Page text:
Here are the top 10 updates on this big story:
"To ensure the continuation of the Government including the safety of all citizens, I accept the best recommendation of the Party Leaders today, to make way for an All-Party Government. To facilitate this, I will resign as Prime Minister," tweeted Prime Minister Ranil Wickremesinghe on Saturday evening.
Gotabaya Rajapaksa was moved to the Army headquarters last night following intelligence reports that the situation at Saturday's planned rally "would go out of control", a top government source told NDTV. On Friday, three judges refused police requests to outlaw Saturday's protests.
Thousands of protesters -- many of whom packed into buses, trains and trucks from several parts of the country to reach Colombo -- surrounded the president's official residence this morning after breaking barricades set up by the police. Several military personnel have also joined citizens as they demand the resignation of President Rajapaksa.
The police fired shots in the air but were unable to stop the angry crowd from surrounding the building, a witness was quoted as saying by news agency AFP.
"We have told Gota over and over again to go home but he is still clinging onto power. We will not stop until he listens to us," said Sampath Perera, a 37-year-old fisherman who took an overcrowded bus from the seaside town of Negombo 45 km (30 miles) north of Colombo, to join the protest. The protesters even forced railway authorities to operate trains to take them to Colombo for Saturday's rally, officials said.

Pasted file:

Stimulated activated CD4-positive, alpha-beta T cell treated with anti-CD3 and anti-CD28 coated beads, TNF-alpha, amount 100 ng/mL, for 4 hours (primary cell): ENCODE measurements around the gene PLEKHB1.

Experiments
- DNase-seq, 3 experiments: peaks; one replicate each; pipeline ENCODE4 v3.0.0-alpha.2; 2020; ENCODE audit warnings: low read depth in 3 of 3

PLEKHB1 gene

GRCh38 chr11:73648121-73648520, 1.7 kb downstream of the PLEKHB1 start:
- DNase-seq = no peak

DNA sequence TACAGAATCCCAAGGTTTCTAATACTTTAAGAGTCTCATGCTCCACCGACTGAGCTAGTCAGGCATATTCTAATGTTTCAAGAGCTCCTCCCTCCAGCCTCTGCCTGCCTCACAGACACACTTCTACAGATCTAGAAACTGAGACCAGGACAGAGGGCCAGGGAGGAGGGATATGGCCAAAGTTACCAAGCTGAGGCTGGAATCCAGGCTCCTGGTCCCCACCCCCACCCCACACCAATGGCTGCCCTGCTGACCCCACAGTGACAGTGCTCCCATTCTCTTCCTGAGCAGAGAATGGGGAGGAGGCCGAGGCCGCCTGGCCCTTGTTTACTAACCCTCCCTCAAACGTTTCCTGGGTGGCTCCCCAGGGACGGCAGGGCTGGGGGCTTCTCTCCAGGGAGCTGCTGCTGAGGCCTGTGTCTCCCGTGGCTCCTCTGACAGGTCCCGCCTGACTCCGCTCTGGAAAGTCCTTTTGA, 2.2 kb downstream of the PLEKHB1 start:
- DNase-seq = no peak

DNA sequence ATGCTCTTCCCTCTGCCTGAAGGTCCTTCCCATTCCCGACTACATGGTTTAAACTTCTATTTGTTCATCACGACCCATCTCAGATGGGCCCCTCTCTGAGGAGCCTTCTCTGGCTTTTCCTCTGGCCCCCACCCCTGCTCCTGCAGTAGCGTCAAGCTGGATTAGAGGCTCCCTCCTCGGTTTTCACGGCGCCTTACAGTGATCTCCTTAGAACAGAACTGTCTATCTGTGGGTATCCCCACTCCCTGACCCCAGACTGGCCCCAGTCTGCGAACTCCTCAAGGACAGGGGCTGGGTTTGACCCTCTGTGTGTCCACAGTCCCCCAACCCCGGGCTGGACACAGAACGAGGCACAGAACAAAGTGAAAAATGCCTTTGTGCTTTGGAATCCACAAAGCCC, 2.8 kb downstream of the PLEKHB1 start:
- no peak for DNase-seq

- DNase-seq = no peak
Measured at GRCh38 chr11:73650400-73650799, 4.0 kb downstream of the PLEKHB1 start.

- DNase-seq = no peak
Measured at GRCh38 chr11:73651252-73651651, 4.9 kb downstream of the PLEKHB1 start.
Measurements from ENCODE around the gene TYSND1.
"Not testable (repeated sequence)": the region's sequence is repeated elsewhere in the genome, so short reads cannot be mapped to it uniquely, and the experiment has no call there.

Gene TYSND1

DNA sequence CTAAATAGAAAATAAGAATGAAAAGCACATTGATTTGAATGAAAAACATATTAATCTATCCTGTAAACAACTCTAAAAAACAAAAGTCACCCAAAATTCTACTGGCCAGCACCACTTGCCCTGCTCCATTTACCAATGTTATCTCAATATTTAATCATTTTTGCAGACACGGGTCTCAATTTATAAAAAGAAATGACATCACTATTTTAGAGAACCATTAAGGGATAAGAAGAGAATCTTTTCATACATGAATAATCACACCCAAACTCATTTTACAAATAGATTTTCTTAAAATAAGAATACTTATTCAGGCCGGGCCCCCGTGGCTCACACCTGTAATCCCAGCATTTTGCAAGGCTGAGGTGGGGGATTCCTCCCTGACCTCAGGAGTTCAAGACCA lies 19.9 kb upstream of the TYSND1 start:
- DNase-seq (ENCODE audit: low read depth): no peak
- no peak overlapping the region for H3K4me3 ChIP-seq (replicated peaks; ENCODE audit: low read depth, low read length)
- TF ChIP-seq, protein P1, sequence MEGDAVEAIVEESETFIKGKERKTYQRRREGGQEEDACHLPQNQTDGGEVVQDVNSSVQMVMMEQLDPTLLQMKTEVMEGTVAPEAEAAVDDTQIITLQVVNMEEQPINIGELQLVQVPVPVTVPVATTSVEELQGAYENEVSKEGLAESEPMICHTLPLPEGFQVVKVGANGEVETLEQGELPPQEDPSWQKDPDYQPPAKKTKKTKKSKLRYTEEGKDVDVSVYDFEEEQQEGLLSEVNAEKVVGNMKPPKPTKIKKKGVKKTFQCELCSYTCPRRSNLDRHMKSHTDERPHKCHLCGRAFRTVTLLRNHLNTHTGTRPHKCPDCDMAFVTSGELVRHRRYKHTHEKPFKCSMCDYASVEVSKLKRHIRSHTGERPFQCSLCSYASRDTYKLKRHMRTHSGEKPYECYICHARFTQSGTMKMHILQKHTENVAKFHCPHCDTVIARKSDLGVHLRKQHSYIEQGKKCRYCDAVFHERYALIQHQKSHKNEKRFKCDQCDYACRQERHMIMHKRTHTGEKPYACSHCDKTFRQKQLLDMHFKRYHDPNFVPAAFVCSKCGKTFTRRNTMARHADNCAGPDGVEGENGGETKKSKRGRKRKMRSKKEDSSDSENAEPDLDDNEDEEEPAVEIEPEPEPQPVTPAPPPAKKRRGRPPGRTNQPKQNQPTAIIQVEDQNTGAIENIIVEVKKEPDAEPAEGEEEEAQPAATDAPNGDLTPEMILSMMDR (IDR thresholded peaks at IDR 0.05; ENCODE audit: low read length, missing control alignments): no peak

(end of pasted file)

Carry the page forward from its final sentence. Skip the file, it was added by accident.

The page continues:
"The curfew was not a deterrent, in fact it encouraged more people to get on the streets in defiance," a top defence official was quoted as saying by news agency AFP.
"In my entire life I have never seen the country United like this with one goal to throw out a failed Leader. The writing is now on YOUR official house WALL. Please go in peace," Sanath Jayasuriya, a former cricketer, tweeted with #GoHomeGota.
Sixteen MPs from Sri Lanka Podujana Peramuna (SLPP) have requested the president to resign immediately.
Sri Lanka is facing severe foreign exchange shortage that has limited supplies of fuel, food and medicine, plunging it into the worst financial turmoil in seven decades.
The country has sought a $3 billion bailout from the International Monetary Fund to ease the dollar drought.
With inputs from agencies
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